We all forget to be polite sometimes
Many people think mainlanders are rude and have bad manners. I agree that some of them have odd habits like jumping queues or squatting on trains. But there are many mainlanders who are very kind.
Take the case of Yueyue, the little girl who sadly died after she was run over by two vehicles in Foshan . Eighteen people passed by and didn't help her, but then a woman picked her up and looked for her parents so they could rush her to hospital.
But the bigger question is: will people show kindness and good manners towards others all the time? I think people often forget about being polite.
I have a classmate who likes to say bad things about others and asks other students to join in. I think that's very selfish. How would he feel if others bad-mouthed him?
I admit that sometimes I forget to be polite as well. I also argue with my mum even if I know she only wants what is best for me. I hope to correct these bad habits.
Law will stop friends sharing fun together
The proposed copyright law makes it illegal for people to share videos, photos and music (which were created by others) on the internet.
This means it will be a criminal offence to share a YouTube video on Facebook or upload another person's photos with added special effects.
Most of my friends and I do not support this new law, as we think it violates our freedom. The Legislative Council did not even consult Hongkongers on the matter. It should seek public opinion before passing such an important piece of legislation.
Through sharing, we can listen to more music, view beautiful photos and watch interesting videos.
With the new copyright law, we will not be able to enjoy these things.
Tsang Chin-wing, Maryknoll Fathers' School
Magic words make the world nicer
Recent research has shown that Hong Kong children's rudeness is related to their parents' behaviour. This is sad because being polite is a good way to make friends and be successful in life.
Here are some magic words every child - and adult - should use: 'Thank you.' When someone gives you a hand, make them feel appreciated and show that their action is valued. 'Please.' When you face difficulties, you may ask for someone's help. A request might be considered unreasonable without this magic word. 'Sorry.' When you do something wrong, you must express regret to the person you have wronged.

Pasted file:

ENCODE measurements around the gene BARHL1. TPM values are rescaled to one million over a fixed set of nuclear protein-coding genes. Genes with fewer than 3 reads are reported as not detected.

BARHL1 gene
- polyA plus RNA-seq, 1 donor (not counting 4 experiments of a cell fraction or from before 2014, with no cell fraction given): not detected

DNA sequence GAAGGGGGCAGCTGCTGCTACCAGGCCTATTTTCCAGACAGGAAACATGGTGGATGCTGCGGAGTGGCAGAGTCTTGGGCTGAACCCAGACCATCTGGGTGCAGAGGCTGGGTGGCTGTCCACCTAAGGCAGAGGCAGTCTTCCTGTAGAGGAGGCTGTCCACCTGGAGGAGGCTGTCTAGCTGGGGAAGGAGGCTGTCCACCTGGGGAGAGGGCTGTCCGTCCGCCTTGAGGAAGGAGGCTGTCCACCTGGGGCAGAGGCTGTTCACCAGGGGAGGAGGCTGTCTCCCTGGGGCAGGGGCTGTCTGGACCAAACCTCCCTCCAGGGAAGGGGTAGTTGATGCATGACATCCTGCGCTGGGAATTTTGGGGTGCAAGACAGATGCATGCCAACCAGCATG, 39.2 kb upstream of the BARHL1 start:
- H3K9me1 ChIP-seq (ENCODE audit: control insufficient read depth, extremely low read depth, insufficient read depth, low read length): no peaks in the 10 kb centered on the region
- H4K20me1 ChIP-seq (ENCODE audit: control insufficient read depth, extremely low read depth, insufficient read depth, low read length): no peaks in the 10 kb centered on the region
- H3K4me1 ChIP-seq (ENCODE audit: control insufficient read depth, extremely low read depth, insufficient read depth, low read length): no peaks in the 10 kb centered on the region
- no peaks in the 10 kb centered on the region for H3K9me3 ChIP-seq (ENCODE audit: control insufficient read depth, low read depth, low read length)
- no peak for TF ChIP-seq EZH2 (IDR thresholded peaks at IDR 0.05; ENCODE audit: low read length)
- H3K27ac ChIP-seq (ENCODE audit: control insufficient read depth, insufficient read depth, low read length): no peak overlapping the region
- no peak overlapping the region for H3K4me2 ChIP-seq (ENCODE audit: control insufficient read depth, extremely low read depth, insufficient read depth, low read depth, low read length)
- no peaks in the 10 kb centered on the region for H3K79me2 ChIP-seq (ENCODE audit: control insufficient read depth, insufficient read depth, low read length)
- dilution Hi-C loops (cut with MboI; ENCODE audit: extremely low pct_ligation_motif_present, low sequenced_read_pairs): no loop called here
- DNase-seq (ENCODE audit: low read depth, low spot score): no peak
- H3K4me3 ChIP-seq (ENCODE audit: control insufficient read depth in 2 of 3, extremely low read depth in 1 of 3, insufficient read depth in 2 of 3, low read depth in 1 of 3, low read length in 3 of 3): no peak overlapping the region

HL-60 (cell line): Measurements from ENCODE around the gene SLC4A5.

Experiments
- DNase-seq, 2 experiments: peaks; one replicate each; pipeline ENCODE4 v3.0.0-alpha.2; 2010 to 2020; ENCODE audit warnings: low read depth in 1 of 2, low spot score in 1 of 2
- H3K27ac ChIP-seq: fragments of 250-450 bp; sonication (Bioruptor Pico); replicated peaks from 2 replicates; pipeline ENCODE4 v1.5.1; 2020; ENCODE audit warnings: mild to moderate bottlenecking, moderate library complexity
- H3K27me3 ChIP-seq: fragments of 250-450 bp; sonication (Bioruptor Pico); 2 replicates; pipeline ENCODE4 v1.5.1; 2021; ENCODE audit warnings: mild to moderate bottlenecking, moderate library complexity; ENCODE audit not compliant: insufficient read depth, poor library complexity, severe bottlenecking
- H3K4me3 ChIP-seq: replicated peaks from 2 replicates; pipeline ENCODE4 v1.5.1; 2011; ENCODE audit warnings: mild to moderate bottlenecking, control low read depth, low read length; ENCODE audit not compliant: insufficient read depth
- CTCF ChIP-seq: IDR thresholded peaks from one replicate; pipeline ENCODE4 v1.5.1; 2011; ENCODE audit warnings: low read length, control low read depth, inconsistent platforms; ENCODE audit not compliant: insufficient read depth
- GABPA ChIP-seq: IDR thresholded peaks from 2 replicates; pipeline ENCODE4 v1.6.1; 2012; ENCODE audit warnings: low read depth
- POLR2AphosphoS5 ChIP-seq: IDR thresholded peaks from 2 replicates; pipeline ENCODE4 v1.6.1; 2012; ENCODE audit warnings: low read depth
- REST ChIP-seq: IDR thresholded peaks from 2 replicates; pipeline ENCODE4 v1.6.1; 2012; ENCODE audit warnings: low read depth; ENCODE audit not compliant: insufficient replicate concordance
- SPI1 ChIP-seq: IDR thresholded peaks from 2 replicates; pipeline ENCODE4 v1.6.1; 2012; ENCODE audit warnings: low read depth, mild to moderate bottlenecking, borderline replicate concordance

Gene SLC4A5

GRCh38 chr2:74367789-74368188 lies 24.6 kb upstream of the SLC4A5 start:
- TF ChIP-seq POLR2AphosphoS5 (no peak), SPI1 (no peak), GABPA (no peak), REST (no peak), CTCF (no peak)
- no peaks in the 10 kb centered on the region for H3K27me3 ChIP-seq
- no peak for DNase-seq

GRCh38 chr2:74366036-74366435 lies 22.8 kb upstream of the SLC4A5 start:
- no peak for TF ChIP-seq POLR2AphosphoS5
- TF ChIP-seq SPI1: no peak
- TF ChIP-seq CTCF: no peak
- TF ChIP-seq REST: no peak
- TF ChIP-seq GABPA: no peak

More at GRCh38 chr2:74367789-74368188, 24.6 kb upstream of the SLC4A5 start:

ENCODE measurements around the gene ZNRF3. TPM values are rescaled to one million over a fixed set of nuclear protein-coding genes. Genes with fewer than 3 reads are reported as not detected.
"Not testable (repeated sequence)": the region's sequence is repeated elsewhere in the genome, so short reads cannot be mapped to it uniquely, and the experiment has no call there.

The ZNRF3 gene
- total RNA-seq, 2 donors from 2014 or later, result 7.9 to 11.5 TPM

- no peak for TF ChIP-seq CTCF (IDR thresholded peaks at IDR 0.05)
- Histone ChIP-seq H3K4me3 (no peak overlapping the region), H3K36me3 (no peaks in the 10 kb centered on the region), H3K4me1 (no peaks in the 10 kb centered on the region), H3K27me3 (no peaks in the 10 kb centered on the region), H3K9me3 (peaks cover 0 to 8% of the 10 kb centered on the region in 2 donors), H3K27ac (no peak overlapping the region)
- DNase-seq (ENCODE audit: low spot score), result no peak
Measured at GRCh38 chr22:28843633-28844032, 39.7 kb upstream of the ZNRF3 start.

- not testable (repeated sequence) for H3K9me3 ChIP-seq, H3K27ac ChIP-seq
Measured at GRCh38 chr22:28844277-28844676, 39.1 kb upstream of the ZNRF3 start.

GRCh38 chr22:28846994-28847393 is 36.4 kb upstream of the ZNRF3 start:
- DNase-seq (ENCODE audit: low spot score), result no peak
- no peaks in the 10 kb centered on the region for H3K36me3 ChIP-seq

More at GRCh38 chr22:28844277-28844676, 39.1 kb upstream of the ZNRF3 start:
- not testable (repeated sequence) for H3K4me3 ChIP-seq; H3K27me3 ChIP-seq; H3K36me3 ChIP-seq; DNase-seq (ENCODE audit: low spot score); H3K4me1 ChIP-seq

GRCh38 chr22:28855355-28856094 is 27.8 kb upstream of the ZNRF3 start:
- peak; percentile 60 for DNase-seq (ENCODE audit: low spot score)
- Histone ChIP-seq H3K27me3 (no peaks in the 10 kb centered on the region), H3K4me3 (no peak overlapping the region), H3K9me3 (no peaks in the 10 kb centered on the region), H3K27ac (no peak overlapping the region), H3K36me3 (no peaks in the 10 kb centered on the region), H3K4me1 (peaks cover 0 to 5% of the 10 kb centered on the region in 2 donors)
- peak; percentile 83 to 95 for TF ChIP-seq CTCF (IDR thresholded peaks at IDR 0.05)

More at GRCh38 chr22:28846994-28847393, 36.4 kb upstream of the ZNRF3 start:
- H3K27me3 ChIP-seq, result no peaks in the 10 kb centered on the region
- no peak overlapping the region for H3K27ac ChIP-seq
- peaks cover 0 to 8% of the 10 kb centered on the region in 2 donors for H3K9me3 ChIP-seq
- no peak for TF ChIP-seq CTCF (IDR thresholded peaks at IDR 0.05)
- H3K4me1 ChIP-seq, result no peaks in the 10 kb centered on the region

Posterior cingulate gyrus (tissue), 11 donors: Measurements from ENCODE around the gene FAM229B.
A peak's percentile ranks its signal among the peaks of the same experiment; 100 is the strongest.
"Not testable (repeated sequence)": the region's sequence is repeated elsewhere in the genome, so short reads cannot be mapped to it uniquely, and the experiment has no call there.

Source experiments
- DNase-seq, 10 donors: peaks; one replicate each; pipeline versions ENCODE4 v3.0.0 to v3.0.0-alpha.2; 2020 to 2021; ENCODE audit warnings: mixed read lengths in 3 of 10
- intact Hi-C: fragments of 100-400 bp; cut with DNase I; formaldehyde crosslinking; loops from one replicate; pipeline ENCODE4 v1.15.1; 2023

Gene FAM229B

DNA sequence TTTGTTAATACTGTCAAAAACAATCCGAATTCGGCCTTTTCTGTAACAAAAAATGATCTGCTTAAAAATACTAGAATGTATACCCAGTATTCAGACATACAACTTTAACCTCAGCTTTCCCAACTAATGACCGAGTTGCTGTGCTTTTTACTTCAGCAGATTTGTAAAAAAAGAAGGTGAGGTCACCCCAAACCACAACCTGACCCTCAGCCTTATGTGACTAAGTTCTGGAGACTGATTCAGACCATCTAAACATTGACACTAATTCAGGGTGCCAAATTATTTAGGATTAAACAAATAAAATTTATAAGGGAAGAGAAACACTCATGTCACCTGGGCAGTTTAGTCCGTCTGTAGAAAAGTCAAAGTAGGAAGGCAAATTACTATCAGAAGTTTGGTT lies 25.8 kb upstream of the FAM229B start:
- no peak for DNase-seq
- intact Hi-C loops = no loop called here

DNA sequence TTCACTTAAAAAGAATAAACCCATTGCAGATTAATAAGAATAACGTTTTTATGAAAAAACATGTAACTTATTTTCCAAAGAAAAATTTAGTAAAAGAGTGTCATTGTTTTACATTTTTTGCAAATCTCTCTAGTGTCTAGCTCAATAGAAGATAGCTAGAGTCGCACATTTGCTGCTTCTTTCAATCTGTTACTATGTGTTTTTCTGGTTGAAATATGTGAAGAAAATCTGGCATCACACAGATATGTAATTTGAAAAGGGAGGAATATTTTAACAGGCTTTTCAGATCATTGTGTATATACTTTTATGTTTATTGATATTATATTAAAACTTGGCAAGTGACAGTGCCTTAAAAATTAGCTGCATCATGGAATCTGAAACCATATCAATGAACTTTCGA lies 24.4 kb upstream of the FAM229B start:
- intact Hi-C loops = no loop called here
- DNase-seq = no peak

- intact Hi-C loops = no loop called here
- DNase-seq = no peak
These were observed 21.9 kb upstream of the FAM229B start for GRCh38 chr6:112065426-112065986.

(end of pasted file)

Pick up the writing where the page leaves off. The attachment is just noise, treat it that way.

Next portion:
Ivy Siu, Tsuen Wan Public Ho Chuen Yiu Memorial College
Fire safety flaws hurt hotel's image
Fire hit the five-star Harbour Grand Hong Kong hotel in North Point. While no one died (thankfully), the guests were furious because of poor safety procedures. They said the fire alarm, which sounded like a cellphone ringing, only went off on a few floors. The sprinklers also failed to work.
These are serious problems. A fire alarm should be loud enough so that guests can take immediate action during an emergency.
Although the hotel bosses said the alarms only sounded on floors directly hit by fire, it was still unacceptable because everyone must be notified. Not urging people to flee danger is ridiculous.
This incident has tarnished the hotel's image - in Hong Kong and abroad.
Kelly Lam Wing-sum, Leung Shek Chee College
Children can bring benefits to our lives
I am writing in response to the article 'HK's rich hesitate to have babies', (SCMP, April 10). Having a baby is a serious matter, but there's no doubt married couples should have children.
People may say that raising a child needs a lot of money and effort. But this is a worthy goal.
There aren't too many people who can be with you when you grow old - your children can.
Also, because of the ageing population and the declining birth rate, the next generation will be an essential source of labour for Hong Kong.
Pleasure or responsibility? I hope we make the right decision.
Ian Lau, Christian Alliance S. C. Chan Memorial College